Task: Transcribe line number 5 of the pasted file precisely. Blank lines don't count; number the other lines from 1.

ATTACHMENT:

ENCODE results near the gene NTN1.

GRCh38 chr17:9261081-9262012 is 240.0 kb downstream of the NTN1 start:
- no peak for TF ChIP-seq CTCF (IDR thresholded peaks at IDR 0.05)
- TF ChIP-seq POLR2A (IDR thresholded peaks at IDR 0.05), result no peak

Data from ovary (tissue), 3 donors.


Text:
Data from ovary (tissue), 3 donors.